Carrier costs, led by driver pay and fuel, surged in 2018

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Updated Nov 6, 2019

Per-mile costs for trucking companies surged in 2018 from the year prior, with across-the-board increases in spending driving carriers’ costs up 13 cents a mile on average in the year, according to the American Transportation Research Institute‘s annual survey of carrier spending.

For the seventh straight year, higher spending on driver wages and benefits was one of the chief contributing factors to rising business costs for carriers, though per-mile fuel costs also jumped in 2018 from 2017. Combined, fuel costs and driver wages and benefits accounted for more than 66% of carriers’ per-mile expenditures in 2018, according to ATRI’s report.

Carriers spent 59.6 cents a mile on driver wages last year and 43.3 cents a mile on fuel, on average. Carriers reported spending a 18 cents a mile on driver benefits — separate from driver wages.

Fuel costs climbed 6.5 cents a mile last year on average, while spending on driver wages rose 3.9 cents a mile — 10.4 cents of the total 13-cent increase in per-mile costs.

Costs of insurance premiums rose nine-tenths of a cent per mile last year, to 8.4 cents a mile on average.

Tires were the only expenditure category to not see an increase, remaining flat at 3.8 cents a mile.

All other categories saw fraction-of-a-penny increases. Truck purchase/lease payments rose a tenth of a cent to 26.5 cents a mile. Repair and maintenance costs climbed four-tenths of a cent to 17.1 cents a mile. Spending on tolls climbed to three cents a mile, and costs for permits and licensing climbed to 2.4 cents a mile.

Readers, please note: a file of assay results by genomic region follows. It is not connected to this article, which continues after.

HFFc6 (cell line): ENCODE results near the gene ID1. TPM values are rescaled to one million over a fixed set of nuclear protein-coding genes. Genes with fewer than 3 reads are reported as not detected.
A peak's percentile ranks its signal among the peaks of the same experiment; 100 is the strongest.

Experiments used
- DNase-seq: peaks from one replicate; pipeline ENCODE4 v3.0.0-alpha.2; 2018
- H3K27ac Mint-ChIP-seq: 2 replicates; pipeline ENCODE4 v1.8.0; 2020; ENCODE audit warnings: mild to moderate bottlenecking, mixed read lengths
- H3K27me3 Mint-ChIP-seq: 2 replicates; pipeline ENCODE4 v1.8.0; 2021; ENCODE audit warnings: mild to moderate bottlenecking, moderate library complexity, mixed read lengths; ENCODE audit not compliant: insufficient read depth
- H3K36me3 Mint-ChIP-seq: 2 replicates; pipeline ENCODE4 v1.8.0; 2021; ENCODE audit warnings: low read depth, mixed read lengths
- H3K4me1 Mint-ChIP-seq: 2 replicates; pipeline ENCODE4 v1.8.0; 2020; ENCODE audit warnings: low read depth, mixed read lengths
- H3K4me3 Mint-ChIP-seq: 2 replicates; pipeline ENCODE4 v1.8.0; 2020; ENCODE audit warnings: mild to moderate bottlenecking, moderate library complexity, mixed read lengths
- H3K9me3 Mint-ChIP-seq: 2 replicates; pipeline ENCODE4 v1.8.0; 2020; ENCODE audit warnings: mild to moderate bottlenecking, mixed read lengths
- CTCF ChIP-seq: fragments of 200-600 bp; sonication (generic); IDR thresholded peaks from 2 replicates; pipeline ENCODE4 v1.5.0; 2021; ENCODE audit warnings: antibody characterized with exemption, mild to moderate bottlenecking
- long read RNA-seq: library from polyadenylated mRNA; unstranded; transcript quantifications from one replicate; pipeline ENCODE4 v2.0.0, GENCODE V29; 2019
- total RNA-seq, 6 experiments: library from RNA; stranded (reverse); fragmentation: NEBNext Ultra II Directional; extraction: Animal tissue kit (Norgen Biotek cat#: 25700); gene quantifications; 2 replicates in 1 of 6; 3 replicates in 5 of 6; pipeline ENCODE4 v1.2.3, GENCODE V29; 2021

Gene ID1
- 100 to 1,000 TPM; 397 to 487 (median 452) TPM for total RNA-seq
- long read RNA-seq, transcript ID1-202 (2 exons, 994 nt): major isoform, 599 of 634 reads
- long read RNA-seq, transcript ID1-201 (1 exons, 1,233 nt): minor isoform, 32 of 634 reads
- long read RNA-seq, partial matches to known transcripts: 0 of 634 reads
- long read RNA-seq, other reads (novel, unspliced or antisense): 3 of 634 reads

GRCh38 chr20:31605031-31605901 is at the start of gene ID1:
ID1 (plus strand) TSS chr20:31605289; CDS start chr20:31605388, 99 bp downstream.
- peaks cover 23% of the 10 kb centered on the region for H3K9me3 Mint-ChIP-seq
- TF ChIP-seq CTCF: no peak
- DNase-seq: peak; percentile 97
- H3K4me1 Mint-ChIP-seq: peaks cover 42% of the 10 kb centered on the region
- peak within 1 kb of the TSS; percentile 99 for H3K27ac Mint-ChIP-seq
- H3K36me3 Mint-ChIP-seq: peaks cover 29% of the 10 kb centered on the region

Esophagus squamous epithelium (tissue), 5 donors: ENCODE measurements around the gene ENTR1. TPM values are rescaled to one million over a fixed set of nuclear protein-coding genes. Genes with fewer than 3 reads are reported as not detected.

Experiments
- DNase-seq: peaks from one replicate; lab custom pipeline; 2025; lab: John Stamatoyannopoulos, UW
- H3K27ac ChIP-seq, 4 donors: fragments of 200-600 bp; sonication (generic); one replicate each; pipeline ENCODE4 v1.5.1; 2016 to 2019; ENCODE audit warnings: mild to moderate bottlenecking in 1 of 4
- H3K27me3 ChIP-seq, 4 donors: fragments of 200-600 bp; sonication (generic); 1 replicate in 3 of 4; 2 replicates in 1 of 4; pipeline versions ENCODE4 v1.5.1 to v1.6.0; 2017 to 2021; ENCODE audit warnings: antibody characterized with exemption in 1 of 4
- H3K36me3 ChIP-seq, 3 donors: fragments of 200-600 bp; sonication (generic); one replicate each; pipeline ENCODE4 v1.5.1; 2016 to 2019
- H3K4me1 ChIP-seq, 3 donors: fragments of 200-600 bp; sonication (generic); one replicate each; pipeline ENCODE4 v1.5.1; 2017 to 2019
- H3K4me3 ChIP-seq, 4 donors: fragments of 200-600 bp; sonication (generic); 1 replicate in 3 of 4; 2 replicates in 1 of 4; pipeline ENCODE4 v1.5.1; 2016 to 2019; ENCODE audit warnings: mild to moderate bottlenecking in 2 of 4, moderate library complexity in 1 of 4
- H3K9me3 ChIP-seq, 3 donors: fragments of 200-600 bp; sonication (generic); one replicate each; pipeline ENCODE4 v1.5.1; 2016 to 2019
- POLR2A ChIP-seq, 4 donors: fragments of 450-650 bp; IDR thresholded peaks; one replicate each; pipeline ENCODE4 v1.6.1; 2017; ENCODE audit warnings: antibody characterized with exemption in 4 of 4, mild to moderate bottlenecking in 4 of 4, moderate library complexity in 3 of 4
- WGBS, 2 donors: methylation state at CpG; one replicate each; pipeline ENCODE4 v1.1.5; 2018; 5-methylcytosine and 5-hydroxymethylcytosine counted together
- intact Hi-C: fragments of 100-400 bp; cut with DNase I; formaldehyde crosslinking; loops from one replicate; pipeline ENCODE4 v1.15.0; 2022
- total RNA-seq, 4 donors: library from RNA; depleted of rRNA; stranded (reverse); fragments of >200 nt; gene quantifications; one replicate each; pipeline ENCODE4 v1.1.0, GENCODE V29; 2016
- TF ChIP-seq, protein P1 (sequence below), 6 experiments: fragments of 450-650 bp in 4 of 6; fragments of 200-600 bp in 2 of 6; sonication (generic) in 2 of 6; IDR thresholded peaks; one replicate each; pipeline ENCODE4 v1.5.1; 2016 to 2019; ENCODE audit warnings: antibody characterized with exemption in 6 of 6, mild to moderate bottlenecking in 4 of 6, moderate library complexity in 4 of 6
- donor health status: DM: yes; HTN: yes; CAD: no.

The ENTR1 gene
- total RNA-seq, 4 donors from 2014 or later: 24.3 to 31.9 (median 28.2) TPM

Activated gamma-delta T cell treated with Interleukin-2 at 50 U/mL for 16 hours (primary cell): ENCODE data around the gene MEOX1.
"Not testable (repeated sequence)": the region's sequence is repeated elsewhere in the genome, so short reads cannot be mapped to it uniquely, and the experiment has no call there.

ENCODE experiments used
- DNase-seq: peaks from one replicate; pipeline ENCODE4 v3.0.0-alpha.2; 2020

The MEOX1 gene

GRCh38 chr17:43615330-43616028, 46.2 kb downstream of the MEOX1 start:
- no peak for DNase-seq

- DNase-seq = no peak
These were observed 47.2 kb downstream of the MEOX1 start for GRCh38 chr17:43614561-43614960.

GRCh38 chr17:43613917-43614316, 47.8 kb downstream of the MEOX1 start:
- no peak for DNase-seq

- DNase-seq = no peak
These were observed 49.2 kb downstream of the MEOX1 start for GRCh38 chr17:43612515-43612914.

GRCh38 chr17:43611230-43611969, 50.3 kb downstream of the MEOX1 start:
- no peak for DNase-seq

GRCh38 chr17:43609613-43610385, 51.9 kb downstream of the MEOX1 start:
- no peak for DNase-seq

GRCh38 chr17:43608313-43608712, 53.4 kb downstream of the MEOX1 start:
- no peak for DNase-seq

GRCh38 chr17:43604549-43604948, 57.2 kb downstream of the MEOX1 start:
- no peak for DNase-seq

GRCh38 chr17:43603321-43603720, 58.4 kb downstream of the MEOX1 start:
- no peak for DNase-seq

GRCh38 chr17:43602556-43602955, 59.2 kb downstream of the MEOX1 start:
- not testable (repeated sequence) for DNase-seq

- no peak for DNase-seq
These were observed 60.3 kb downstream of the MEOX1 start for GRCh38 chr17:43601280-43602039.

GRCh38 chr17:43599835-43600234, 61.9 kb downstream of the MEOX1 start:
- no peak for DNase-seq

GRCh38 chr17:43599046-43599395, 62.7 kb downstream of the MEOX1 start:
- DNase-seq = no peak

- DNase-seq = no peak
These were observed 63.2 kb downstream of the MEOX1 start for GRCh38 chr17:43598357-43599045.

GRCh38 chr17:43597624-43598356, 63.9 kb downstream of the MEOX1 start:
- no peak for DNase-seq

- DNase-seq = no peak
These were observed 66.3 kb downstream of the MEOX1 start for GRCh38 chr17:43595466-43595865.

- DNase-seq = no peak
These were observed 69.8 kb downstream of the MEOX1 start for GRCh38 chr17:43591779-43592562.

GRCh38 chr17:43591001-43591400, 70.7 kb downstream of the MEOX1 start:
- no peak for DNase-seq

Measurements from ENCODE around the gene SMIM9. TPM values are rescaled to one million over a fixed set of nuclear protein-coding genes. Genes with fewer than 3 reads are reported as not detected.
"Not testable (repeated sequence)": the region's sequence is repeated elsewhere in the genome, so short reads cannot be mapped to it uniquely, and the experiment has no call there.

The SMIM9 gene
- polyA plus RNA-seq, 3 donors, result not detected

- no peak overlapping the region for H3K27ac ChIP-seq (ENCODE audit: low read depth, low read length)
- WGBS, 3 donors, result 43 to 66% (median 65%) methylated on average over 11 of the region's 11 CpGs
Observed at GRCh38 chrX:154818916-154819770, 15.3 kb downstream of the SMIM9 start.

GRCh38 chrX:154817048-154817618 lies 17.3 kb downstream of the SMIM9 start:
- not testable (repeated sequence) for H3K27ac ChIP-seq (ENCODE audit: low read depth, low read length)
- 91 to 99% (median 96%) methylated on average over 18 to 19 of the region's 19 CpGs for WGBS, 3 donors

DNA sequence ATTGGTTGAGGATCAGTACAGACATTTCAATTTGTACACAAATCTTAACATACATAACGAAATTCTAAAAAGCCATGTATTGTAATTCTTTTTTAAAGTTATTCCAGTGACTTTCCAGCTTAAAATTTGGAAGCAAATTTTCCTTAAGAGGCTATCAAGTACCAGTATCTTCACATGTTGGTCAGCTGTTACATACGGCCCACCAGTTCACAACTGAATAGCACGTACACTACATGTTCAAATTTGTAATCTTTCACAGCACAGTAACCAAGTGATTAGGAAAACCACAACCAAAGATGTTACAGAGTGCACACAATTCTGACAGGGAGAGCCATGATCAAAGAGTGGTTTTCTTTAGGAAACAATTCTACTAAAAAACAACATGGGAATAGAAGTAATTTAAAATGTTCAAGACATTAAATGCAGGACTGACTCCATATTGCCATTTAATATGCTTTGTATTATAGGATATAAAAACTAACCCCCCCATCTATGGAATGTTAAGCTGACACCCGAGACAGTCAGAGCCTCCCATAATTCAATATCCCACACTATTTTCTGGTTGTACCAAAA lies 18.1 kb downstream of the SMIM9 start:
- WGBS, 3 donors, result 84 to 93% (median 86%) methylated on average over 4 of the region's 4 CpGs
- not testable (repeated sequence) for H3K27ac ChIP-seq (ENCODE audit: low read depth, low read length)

Since 2016, carriers’ per-mile costs have climbed more than 25 cents per mile, according to ATRI’s numbers. Costs in 2017 rose 9.9 cents from 2016, ATRI reported last year, following 2016’s 1.7-cent-per-mile increase from 2015.

Costs had dropped significantly in 2015 from 2014, but the spending hikes the past two years have pressed per-mile spending above the recent high-water marks in 2014 and 2011.

Of survey respondents, 18% operate more than 1,000 power units, and 21% operate between 251 and 1,000 power units. A plurality of respondents (29%) operate between 26 and 100 power units; 6% operate less than 5 trucks, 15% operate between 5 and 25 trucks and 11% operate between 101 and 250 power units.

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Survey respondents account  for more than 125,000 power units and more than 460,000 trailers.